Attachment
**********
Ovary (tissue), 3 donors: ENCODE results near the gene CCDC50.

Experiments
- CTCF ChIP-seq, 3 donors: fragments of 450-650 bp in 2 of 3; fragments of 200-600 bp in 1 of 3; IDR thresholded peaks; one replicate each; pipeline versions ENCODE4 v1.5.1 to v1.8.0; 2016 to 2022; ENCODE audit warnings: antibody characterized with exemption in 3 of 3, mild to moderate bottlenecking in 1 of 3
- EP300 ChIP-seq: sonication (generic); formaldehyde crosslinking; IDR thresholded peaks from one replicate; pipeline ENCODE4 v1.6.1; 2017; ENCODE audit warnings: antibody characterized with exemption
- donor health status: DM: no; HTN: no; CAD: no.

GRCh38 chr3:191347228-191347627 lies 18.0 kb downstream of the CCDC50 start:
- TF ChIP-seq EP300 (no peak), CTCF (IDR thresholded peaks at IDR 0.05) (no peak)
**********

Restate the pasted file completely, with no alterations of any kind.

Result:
Ovary (tissue), 3 donors: ENCODE results near the gene CCDC50.

Experiments
- CTCF ChIP-seq, 3 donors: fragments of 450-650 bp in 2 of 3; fragments of 200-600 bp in 1 of 3; IDR thresholded peaks; one replicate each; pipeline versions ENCODE4 v1.5.1 to v1.8.0; 2016 to 2022; ENCODE audit warnings: antibody characterized with exemption in 3 of 3, mild to moderate bottlenecking in 1 of 3
- EP300 ChIP-seq: sonication (generic); formaldehyde crosslinking; IDR thresholded peaks from one replicate; pipeline ENCODE4 v1.6.1; 2017; ENCODE audit warnings: antibody characterized with exemption
- donor health status: DM: no; HTN: no; CAD: no.

GRCh38 chr3:191347228-191347627 lies 18.0 kb downstream of the CCDC50 start:
- TF ChIP-seq EP300 (no peak), CTCF (IDR thresholded peaks at IDR 0.05) (no peak)